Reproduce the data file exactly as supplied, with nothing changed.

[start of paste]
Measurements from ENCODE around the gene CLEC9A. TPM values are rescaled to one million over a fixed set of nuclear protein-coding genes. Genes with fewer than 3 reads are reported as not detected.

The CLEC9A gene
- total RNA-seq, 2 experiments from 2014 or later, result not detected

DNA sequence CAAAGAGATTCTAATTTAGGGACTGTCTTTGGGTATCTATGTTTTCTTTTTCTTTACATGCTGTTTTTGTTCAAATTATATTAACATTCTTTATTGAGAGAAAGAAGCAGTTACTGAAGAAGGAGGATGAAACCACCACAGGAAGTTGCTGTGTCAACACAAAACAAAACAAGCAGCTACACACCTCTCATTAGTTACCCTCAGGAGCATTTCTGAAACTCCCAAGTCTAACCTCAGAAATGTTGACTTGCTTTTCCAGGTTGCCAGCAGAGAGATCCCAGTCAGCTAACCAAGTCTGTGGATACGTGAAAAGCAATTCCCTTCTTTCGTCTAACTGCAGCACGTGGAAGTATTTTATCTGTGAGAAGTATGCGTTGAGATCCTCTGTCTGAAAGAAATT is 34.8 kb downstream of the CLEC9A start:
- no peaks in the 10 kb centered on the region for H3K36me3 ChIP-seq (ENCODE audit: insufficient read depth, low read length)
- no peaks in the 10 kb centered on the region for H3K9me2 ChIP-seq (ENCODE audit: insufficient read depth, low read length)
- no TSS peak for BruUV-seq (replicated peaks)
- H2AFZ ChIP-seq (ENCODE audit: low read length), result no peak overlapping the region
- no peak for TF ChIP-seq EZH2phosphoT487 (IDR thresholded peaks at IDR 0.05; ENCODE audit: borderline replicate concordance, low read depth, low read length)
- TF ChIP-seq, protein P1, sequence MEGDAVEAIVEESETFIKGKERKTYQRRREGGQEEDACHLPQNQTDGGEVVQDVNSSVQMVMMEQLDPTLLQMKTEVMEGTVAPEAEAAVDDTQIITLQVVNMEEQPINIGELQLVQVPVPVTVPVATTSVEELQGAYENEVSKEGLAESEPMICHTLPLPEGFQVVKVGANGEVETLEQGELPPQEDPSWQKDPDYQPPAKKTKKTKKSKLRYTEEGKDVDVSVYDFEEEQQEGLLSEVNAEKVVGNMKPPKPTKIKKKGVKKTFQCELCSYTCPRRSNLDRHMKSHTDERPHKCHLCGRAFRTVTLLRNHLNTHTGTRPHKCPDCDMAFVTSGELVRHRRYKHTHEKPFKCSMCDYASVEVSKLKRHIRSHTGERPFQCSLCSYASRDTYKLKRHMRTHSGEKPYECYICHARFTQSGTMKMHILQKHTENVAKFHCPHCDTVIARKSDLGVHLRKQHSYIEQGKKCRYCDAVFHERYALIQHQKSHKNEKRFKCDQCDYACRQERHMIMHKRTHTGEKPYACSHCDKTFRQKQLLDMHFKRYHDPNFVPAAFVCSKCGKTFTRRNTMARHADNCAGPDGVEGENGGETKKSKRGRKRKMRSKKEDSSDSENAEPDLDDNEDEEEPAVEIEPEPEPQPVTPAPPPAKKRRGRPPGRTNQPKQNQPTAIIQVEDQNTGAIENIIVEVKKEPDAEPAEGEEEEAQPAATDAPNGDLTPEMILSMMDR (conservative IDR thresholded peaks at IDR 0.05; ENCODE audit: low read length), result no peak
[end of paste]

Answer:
Measurements from ENCODE around the gene CLEC9A. TPM values are rescaled to one million over a fixed set of nuclear protein-coding genes. Genes with fewer than 3 reads are reported as not detected.

The CLEC9A gene
- total RNA-seq, 2 experiments from 2014 or later, result not detected

DNA sequence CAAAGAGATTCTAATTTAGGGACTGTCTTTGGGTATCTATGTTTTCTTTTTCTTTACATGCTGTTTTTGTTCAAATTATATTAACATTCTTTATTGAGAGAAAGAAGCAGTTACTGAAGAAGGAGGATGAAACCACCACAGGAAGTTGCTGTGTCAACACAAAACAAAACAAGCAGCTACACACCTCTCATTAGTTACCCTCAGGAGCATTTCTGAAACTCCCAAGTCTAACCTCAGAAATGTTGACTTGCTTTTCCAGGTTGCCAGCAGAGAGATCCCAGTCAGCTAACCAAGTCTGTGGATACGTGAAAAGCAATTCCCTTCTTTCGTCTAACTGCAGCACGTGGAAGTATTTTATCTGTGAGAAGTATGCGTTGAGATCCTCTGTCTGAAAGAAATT is 34.8 kb downstream of the CLEC9A start:
- no peaks in the 10 kb centered on the region for H3K36me3 ChIP-seq (ENCODE audit: insufficient read depth, low read length)
- no peaks in the 10 kb centered on the region for H3K9me2 ChIP-seq (ENCODE audit: insufficient read depth, low read length)
- no TSS peak for BruUV-seq (replicated peaks)
- H2AFZ ChIP-seq (ENCODE audit: low read length), result no peak overlapping the region
- no peak for TF ChIP-seq EZH2phosphoT487 (IDR thresholded peaks at IDR 0.05; ENCODE audit: borderline replicate concordance, low read depth, low read length)
- TF ChIP-seq, protein P1, sequence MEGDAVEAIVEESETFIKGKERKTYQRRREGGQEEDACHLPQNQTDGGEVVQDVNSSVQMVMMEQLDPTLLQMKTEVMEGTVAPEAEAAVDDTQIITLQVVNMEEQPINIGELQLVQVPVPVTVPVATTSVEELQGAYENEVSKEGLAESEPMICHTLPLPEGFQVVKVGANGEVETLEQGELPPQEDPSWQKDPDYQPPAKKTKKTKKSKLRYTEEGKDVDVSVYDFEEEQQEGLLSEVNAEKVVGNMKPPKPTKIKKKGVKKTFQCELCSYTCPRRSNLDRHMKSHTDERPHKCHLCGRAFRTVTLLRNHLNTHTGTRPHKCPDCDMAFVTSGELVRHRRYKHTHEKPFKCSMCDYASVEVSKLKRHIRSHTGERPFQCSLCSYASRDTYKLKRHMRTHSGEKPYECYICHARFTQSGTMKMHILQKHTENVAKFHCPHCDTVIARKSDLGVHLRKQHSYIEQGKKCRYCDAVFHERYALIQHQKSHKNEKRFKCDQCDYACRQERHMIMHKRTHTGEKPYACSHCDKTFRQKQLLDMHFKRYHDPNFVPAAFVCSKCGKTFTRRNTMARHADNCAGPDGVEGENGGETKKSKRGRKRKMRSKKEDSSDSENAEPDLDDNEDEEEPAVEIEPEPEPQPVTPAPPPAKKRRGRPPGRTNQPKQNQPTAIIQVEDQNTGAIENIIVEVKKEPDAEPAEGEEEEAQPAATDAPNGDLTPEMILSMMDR (conservative IDR thresholded peaks at IDR 0.05; ENCODE audit: low read length), result no peak